The Shrinking Emergency Account Losses (SEAL) Act, sponsored by U.S. Sens. Bill Nelson (D-Fla.) and Mike Enzi (R-Wyo.), is before the Senate again. The bill, originally proposed in 2011, would give 401(k) participants who borrow against their 401(k) retirement plans more time to replenish their accounts after leaving a job.
Specifically, the measure would give workers who leave their jobs up until they file their federal taxes to repay money they’ve taken out of their company’s retirement plan. Under current law, workers have 60 days to repay any loans or withdrawals following their separation to avoid paying tax penalties.
According to a 2011 study by consulting firm Aon Hewitt, nearly 70 percent of employees default on outstanding retirement account loans after leaving a job.
“We need to give folks more incentives to continue saving for their retirement,” Sen. Nelson said in a statement. He chairs the U.S. Senate Special Committee on Aging. “Giving them extra time to restore money owed to their 401(k)s is one way we can help cut down on lost retirement savings.”
The SEAL Act would also allow employees to continue to contribute to their 401(k) plans during the six months following a hardship withdrawal, a practice currently prohibited. Letting workers fund their accounts after a withdrawal would allow them to receive a company’s matching contributions.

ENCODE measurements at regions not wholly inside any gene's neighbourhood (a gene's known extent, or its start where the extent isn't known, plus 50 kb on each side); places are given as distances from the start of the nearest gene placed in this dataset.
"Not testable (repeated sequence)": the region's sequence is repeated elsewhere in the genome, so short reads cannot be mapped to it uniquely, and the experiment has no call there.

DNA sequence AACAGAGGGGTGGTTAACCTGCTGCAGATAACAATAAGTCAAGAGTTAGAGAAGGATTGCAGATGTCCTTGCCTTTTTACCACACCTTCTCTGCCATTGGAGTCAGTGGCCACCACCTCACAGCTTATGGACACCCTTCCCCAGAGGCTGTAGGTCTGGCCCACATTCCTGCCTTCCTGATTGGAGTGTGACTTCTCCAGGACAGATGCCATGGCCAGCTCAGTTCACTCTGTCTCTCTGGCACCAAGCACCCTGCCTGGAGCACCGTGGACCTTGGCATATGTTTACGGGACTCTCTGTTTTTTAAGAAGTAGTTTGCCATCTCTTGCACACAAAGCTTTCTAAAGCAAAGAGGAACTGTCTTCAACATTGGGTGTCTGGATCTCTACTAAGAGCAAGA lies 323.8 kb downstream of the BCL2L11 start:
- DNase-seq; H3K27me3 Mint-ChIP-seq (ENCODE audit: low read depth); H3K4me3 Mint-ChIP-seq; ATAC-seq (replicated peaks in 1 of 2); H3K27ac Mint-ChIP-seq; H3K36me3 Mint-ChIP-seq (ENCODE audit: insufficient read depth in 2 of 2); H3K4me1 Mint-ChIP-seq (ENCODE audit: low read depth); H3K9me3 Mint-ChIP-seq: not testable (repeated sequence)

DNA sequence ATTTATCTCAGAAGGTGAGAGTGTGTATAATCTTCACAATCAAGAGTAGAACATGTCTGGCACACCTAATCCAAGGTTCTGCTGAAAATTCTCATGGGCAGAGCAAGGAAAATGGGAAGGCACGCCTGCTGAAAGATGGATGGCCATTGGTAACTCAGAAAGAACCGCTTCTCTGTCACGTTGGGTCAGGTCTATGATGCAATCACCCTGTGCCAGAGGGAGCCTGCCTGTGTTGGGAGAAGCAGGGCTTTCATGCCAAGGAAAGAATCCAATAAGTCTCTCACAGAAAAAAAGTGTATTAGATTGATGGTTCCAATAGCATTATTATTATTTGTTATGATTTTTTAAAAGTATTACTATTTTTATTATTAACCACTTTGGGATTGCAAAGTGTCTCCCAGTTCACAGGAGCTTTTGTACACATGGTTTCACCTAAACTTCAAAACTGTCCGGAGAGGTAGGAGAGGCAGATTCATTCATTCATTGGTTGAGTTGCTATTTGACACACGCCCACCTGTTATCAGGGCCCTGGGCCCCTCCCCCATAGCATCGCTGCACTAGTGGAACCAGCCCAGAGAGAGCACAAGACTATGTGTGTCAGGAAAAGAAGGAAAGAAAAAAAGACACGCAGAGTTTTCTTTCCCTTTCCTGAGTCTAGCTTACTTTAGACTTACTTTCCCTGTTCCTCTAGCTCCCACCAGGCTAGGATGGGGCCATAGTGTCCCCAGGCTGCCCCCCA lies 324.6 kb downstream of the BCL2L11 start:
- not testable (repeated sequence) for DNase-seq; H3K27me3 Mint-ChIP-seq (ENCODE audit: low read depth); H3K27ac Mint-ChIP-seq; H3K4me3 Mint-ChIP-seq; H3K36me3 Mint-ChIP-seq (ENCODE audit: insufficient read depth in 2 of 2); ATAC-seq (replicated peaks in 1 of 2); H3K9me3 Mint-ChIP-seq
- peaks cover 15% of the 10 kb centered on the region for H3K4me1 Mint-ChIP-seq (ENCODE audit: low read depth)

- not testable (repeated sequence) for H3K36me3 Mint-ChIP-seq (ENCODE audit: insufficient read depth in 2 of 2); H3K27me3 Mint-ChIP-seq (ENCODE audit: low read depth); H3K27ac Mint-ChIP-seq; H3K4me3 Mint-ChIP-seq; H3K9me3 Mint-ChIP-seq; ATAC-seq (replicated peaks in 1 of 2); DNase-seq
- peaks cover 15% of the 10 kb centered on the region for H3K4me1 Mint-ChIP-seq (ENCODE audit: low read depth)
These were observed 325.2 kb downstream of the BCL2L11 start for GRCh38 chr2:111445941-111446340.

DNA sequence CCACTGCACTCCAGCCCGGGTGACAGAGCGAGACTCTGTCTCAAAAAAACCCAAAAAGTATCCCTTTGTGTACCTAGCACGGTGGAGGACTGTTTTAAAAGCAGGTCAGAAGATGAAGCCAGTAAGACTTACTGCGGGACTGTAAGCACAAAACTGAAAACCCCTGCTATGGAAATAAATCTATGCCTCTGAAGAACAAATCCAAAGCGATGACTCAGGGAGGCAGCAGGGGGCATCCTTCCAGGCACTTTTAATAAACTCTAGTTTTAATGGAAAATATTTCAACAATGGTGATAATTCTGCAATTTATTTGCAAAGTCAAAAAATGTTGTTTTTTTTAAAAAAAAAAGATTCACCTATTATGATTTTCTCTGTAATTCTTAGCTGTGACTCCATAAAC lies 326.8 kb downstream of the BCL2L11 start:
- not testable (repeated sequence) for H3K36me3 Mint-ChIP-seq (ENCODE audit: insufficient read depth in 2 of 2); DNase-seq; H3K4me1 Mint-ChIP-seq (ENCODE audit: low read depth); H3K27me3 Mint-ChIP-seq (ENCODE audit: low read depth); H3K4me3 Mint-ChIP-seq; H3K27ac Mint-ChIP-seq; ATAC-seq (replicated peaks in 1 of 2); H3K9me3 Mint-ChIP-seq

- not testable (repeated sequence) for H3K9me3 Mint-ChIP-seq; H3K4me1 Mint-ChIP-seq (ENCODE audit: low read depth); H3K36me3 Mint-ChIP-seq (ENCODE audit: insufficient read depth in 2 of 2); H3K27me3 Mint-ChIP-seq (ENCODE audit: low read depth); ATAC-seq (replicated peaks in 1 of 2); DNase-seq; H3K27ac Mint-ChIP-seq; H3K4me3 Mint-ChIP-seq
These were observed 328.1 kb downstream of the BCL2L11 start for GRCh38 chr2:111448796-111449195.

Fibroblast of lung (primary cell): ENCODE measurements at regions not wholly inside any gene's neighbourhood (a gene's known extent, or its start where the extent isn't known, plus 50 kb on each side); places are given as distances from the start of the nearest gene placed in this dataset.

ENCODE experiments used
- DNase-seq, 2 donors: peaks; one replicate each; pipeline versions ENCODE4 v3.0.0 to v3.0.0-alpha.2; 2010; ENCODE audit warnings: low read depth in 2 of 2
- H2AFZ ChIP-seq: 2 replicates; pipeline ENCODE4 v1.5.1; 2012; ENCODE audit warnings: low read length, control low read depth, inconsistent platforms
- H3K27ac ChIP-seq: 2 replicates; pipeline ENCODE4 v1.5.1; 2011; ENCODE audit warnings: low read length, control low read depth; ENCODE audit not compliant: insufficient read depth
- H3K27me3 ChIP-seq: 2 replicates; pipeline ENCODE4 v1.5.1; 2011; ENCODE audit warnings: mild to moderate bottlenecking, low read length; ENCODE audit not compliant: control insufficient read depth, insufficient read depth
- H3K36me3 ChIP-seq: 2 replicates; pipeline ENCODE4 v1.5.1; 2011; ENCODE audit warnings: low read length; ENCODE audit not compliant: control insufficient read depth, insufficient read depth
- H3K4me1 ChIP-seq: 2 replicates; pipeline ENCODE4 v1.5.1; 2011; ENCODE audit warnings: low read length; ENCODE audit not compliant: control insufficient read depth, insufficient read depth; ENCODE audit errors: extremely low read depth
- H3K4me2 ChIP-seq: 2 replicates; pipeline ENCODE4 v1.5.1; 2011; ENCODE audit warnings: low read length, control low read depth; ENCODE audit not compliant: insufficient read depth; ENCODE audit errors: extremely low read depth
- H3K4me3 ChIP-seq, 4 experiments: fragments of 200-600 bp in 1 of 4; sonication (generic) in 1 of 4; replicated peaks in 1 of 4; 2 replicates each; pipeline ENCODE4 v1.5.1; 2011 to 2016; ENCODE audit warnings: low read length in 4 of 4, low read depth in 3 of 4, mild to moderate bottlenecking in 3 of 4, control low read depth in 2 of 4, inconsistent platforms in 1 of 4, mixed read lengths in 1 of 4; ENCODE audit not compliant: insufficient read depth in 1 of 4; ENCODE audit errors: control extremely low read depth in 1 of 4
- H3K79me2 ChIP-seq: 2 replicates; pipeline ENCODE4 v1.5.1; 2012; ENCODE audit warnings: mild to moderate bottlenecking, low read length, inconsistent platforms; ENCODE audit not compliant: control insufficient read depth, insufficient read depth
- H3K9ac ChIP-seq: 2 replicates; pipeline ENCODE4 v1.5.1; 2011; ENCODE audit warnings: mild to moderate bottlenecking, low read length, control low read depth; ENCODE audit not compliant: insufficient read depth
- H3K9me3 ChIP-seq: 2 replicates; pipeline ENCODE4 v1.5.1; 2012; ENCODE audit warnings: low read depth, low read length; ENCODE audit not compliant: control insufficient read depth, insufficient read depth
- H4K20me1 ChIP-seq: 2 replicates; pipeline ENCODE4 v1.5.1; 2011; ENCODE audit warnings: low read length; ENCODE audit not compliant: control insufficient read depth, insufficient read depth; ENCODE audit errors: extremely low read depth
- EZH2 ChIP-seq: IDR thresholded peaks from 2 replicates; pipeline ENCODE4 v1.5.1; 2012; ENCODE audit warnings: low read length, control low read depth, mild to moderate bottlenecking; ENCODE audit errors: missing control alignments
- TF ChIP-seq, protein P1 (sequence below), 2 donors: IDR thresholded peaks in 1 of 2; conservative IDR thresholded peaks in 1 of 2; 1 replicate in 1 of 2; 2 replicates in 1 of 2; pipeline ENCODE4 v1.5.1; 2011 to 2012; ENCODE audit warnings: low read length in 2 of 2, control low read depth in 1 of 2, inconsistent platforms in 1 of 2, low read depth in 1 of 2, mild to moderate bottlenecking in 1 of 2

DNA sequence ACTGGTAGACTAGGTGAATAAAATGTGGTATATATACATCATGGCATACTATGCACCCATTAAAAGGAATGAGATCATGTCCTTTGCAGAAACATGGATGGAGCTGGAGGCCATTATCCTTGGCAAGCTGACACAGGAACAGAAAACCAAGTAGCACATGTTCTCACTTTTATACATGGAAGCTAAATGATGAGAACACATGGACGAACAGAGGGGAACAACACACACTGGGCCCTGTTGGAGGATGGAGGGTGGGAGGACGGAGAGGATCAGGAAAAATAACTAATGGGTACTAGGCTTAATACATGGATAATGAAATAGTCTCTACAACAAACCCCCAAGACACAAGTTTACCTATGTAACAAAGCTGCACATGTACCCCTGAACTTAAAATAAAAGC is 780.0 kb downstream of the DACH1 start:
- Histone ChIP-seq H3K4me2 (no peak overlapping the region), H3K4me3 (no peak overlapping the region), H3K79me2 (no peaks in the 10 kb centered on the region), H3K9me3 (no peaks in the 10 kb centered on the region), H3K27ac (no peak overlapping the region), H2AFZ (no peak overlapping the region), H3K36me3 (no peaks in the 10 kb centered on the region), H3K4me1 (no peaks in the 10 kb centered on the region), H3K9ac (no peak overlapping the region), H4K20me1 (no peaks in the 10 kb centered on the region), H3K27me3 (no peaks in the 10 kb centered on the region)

According to a study released earlier this year by HelloWallet, more than one in four Americans are dipping into their retirement plans to cover expenses unrelated to retirement, amounting to $70 billion in annual withdrawals. “While many Americans have increasingly turned to their 401(k) accounts to pay bills, many experts worry such moves will cause long-term and significant harm to their retirement,” states a press release issued by Sen. Enzi’s office.
The re-introduction of the measure drew immediate praise from Brian Graff, Executive Director and CEO of the American Society of Pension Professionals & Actuaries (ASPPA). “The power of their compounding retirement savings is weakened when the individual takes a hardship withdrawal from retirement savings or does not repay a loan from a 401(k) plan because it came due when employment was terminated,” Graff said in a statement.
“We are mindful that some employees have serious immediate financial needs. Therefore, we believe it is important to minimize the harm that comes from accessing retirement funds for non-retirement purposes,” he added.
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